Guarantor or security over personal assets

As a matter of commercial practice, a bank, trade creditor or anyone else providing finance or credit to a company may ask you for:

  • a personal guarantee of the company’s liabilities
  • some form of security over your house or personal assets to secure the performance by the company of its obligations.

You may, for example, be asked by a bank to give a mortgage over your house to secure the company’s repayment of a loan. If the company does not repay the loan as agreed with the bank, you may lose your house.

Where personal guarantees are provided by you, you may become personally liable for the repayment of company loans or debts.

Debts incurred by companies acting as trustees

If your company is acting as a trustee, in some circumstances you may become personally responsible for liabilities incurred by the company. For example, if the trustee company breaches the terms of the trust.

There are serious consequences of failing to perform your duties as a director.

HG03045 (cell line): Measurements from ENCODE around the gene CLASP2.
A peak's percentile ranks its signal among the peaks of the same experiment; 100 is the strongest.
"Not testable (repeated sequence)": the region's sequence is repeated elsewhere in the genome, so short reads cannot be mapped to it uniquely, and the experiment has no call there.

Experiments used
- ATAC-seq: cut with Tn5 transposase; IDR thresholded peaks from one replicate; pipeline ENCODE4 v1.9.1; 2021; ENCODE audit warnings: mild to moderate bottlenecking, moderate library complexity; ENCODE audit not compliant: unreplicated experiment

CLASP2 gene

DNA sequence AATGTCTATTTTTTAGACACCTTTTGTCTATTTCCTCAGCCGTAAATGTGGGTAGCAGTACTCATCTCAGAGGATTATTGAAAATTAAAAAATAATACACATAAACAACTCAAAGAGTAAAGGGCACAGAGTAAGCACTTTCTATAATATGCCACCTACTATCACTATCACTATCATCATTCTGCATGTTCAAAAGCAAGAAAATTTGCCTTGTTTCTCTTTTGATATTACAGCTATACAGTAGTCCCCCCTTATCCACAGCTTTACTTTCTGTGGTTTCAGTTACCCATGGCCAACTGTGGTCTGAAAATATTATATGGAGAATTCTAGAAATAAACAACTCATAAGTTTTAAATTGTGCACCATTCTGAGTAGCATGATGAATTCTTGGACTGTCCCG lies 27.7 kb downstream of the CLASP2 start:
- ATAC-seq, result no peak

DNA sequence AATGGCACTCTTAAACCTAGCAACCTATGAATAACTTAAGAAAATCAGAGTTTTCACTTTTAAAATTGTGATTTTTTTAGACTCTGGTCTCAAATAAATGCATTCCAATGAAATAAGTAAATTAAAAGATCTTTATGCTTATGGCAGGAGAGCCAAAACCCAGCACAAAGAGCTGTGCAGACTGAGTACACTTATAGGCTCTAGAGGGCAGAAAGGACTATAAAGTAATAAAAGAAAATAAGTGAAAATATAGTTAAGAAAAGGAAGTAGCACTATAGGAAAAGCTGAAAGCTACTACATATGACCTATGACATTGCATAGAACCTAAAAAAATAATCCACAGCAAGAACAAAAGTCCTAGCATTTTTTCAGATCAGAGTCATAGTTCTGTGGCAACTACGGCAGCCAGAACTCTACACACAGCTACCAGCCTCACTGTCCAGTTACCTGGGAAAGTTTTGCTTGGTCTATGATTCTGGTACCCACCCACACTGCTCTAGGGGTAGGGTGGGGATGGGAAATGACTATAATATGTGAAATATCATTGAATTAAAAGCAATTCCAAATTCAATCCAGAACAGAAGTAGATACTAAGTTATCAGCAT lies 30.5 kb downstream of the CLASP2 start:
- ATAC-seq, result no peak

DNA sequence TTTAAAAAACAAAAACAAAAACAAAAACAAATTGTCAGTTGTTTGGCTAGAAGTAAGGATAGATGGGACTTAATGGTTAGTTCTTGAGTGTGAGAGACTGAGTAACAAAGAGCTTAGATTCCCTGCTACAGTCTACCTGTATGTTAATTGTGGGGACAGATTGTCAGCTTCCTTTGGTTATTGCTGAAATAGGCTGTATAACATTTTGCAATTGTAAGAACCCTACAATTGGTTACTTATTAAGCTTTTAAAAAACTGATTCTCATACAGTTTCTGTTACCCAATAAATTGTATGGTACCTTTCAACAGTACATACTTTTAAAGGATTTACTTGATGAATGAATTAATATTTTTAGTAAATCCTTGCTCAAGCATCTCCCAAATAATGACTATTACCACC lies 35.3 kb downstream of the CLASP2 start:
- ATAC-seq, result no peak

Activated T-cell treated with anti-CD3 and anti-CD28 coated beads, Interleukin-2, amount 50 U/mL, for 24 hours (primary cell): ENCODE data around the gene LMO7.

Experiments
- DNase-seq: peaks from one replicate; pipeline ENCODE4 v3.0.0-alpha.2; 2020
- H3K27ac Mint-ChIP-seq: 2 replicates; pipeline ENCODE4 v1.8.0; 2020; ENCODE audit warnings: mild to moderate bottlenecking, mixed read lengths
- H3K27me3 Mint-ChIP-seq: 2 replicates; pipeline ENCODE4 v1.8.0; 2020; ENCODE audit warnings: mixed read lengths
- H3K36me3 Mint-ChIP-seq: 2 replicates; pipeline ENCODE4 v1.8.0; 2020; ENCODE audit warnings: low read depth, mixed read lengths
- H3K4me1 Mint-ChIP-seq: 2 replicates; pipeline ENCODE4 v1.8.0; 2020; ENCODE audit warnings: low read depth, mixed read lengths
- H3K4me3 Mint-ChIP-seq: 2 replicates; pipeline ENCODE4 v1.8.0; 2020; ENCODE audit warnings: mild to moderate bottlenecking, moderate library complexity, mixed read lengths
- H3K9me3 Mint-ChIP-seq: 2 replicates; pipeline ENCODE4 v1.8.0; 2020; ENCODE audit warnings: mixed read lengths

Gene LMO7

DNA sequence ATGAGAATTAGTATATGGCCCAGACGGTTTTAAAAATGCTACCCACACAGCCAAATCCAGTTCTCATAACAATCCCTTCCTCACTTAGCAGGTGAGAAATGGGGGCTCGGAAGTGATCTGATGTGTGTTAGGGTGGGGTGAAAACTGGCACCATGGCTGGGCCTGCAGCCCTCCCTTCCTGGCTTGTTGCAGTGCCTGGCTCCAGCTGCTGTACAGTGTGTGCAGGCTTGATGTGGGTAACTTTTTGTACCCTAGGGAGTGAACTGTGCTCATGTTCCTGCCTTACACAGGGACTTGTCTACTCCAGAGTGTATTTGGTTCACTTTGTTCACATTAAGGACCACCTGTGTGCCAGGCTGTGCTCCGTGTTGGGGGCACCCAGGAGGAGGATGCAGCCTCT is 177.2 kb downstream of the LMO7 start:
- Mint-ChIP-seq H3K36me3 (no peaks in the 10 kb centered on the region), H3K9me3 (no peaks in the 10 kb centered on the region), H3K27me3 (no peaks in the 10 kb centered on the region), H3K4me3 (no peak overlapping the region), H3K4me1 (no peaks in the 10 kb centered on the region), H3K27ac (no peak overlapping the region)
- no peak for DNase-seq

Illegal phoenix activity

Illegal phoenix activity involves the intentional transfer of assets from an indebted company to a new company to avoid paying creditors, tax or employee entitlements.

The directors leave the debts with the old company, often placing that company into administration or liquidation, leaving no assets to pay creditors. Meanwhile, a new company, often operated by the same directors and in the same industry as the old company, continues the business under a new structure. By engaging in this illegal practice, the directors avoid paying debts that are owed to creditors, employees and statutory bodies (e.g. the Australian Taxation Office (ATO)).

Illegal phoenix activity is a serious crime and may result in company officers (directors and secretaries) being imprisoned. This practice severely disadvantages creditors and gives these business operators an unfair competitive business advantage.

While illegal phoenix activity can take many forms, the key characteristics are that: